Gone phishing: 3 common email tricks that could cost your business big
Cybercriminals are causing chaos for UK small businesses, and email tactics are some of their favourites. You might have heard of phishing attacks, where emails pretending to be from a trusted source dupe the recipient into unknowingly granting access. When it comes to approaching small businesses, a range of new strategies are being used – which you might not be aware of. Here are three to look out for:
Imagine you get an email, like any other. It’s from your CEO, asking the finance person to transfer some money to complete a project, finalise an acquisition or pay a large bill. The recipient thinks nothing of it and sends the funds through before signing off for the day. Alarm bells only ring once the receiving business flags that they haven’t received the money days later. So, where’s it gone?
If you’re fortunate and spot the problem quickly, you could get some of the money back through the banks. Otherwise, it’s probably in the hands of hackers who fly under the radar and cash-out by using a money laundering network.
Attacks like these leave staff red-faced and companies flummoxed. The email had ostensibly come from the CEO’s address and his account had not been hacked, tricking the employee into a (understandably) false sense of security. Unfortunately, most small business employees still take email at face value, meaning these kinds of CEO frauds (otherwise known as Business Email Compromise) are on the rise.
How to spot CEO fraud: The fraudulent emails spoof the real thing, meaning they’ll likely look identical to something your CEO would actually send. Look out for a sense of urgency and demands for money to be moved around, often towards the end of the day. If in doubt, encourage employees to check directly with management by phone, text or face to face. Checking is well worth the delay.
It’s also worth keeping an eye on emails from staff who aren’t necessarily at the top of your org chart, as business leaders wise-up to the tactic. Victims tend to have readily searchable or easily guessable email addresses. Recent attacks have included emails from staff to HR departments requesting wages into a new bank account, for instance. Small businesses, who tend to have fewer cybersecurity-trained staff and less stringent financial processes, are a growing target.
Another common strategy employed by cybercriminals is sending scam emails first thing on Monday mornings. One study found that nearly a third of spoof emails arrive on Mondays, designed to capitalise on the pressure of clearing weekend backlogs. They play on ‘social jetlag’; the idea that employees are more easily fooled at key times when they may be dealing with other things.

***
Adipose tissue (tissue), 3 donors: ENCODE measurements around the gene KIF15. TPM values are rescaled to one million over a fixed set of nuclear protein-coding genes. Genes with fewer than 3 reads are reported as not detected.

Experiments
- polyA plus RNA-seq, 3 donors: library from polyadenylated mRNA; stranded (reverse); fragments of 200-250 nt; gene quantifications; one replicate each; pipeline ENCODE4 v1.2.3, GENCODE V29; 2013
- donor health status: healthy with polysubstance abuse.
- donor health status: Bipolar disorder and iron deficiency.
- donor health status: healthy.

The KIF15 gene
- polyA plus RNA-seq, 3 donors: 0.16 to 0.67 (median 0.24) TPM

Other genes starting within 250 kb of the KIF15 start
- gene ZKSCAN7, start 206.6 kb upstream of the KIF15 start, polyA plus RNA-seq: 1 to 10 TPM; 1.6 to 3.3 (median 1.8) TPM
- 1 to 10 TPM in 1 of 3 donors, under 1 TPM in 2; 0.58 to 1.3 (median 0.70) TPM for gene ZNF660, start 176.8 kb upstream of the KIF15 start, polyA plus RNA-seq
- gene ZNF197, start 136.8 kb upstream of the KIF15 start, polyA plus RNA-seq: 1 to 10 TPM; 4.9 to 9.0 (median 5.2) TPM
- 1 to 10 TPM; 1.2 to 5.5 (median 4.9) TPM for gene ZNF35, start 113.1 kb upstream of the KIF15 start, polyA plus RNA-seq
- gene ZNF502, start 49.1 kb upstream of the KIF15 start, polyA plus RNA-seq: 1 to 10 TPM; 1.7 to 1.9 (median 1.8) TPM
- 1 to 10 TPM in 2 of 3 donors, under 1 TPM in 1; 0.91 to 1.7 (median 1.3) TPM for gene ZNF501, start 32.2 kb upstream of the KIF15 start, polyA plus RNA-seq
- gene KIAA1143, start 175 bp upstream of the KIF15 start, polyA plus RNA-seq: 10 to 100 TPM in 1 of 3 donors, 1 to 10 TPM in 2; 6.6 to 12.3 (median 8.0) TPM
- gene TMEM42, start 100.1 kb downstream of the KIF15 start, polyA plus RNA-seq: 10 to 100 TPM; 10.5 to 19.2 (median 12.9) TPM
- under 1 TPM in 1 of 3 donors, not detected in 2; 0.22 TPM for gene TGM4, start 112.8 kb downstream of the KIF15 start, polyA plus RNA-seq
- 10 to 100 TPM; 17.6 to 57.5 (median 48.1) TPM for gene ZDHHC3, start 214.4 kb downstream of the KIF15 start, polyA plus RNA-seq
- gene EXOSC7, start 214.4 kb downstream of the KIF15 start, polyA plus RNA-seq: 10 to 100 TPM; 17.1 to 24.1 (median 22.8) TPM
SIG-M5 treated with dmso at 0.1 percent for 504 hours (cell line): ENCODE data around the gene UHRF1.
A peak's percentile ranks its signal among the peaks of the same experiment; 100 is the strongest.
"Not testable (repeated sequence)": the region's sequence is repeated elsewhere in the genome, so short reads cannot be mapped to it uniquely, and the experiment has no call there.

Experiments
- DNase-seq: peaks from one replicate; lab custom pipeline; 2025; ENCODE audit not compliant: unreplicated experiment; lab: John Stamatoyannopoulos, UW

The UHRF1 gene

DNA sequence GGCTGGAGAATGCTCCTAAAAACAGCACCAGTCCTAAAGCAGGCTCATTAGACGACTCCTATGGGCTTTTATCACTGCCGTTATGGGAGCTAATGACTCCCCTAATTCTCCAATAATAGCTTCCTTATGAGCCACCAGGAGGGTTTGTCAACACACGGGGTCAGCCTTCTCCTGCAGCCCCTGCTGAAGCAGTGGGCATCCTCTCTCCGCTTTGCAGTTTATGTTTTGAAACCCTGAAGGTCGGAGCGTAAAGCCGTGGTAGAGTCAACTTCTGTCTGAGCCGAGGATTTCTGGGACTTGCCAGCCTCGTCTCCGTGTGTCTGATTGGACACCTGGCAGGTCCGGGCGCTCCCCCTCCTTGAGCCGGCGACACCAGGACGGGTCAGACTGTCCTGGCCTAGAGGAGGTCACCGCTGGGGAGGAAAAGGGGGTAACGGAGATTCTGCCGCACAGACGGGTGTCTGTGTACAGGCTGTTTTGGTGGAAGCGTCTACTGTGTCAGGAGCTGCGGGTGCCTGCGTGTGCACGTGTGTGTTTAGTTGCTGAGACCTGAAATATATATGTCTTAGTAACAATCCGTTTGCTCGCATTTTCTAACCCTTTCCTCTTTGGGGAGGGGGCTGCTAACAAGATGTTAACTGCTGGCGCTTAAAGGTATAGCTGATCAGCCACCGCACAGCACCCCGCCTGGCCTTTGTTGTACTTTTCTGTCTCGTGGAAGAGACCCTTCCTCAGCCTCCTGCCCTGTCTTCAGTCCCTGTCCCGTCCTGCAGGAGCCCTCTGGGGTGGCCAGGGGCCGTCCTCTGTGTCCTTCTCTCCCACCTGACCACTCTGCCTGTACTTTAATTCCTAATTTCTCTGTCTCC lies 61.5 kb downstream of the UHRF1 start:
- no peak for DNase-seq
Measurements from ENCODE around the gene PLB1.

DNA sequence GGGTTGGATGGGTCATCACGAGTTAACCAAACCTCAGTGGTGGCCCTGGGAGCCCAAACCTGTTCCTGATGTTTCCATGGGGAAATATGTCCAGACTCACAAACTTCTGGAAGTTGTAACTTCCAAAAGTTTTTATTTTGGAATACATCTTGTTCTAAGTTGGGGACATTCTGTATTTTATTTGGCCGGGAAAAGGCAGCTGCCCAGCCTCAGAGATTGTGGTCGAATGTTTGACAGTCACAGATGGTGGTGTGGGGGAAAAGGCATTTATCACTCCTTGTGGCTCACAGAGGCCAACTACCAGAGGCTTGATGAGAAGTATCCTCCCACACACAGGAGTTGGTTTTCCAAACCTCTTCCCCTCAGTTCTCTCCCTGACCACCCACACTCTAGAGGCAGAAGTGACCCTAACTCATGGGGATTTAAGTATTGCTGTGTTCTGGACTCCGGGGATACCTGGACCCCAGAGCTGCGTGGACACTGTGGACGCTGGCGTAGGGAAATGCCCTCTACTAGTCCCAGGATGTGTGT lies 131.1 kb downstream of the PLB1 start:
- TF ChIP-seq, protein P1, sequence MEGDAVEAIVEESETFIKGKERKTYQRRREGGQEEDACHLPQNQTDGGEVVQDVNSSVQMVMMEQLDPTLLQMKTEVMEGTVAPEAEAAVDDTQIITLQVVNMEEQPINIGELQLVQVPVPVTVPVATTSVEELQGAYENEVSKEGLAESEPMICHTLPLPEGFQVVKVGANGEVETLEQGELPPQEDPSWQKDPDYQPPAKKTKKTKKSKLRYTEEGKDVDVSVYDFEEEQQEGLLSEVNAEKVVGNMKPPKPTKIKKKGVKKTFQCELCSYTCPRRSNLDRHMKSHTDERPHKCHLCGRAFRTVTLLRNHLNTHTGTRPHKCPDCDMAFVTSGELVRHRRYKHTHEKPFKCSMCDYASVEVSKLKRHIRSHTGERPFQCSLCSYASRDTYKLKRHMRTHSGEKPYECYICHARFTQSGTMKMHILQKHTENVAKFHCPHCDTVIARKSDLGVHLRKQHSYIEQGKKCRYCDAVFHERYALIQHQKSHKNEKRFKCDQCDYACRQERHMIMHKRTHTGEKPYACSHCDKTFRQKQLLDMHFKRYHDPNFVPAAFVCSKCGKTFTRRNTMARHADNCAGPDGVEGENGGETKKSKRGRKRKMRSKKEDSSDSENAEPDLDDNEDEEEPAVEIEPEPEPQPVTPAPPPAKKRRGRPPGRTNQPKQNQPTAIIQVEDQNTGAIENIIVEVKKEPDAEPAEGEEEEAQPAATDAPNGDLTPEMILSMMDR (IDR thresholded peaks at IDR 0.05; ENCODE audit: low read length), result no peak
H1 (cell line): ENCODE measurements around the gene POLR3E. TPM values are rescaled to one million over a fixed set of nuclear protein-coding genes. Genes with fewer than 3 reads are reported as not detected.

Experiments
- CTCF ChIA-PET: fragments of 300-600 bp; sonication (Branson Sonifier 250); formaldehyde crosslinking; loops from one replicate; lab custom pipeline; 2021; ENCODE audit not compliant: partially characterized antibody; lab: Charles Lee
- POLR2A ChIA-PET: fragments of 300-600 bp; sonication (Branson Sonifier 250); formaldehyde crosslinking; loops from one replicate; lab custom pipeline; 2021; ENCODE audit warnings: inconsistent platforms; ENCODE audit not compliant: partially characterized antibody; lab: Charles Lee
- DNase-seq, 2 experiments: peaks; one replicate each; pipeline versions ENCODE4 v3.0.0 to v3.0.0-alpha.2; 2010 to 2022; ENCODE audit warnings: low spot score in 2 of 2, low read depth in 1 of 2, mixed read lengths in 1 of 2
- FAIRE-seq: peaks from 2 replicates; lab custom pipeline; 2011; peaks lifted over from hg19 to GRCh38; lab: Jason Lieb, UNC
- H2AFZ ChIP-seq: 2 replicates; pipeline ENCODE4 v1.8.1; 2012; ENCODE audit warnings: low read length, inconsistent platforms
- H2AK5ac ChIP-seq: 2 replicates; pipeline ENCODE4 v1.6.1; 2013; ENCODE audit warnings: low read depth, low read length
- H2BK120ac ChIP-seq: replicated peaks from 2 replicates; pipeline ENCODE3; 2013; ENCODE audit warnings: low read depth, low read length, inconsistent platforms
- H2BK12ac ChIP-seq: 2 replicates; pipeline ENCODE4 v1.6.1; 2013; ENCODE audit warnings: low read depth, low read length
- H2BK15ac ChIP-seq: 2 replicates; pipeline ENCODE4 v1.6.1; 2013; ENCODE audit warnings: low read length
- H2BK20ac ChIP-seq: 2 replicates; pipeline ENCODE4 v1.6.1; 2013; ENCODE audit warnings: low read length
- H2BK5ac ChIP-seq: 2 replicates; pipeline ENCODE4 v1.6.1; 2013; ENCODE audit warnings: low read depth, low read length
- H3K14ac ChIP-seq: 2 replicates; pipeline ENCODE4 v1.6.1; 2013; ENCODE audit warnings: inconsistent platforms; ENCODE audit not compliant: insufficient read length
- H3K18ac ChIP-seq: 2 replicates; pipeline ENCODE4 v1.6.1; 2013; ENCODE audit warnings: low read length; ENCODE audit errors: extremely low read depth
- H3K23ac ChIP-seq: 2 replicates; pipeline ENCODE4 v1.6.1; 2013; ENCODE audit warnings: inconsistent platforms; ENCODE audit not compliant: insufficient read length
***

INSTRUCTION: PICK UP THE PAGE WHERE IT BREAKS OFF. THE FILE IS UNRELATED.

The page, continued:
How to spot Monday morning scams: Unlike your cybersecurity software, human error opening the door to hackers is less easy to protect against. Good ‘cyber awareness’ is vital. By regularly training your staff on the tactics cyberattackers use, you’re equipping your ‘army’ against the threat. Tell your staff to be especially vigilant at times when they’re under pressure or feeling distracted – don’t let cybercrime get a foothold.
Fake email threads are another way hackers gain users’ confidence in the supposed legitimacy of emails. These involve emails which have ‘Re:’ or ‘Fwd:’ in the subject line, which gives the illusion of being part of a previous conversation. In some cases, they may also fabricate the rest of the email thread, making it look even more convincing.
Research reported by the BBC found that these kinds of attacks are increasing more than 50% year on year, making it an issue your staff need to be well aware of.
How to spot fake forwards: Fake forwards are another way that criminals are preying on human behaviour. Employees should check the contents of an email carefully before acting on it. Typos, low quality logos and other inaccuracies are obvious giveaways. And, in the case of issuing payments, make sure you have two-factor authentication enabled, another layer of defence.
Small businesses thrive on getting things done – and fast. But, to prevent these common forms of email scams, encourage employees to take the time to check their emails. A quick check could make all the difference. Looking for support in training your staff in Cyber Awareness, or implementing the Government’s Cyber Essentials certification? We can help.
Contact us to find out more.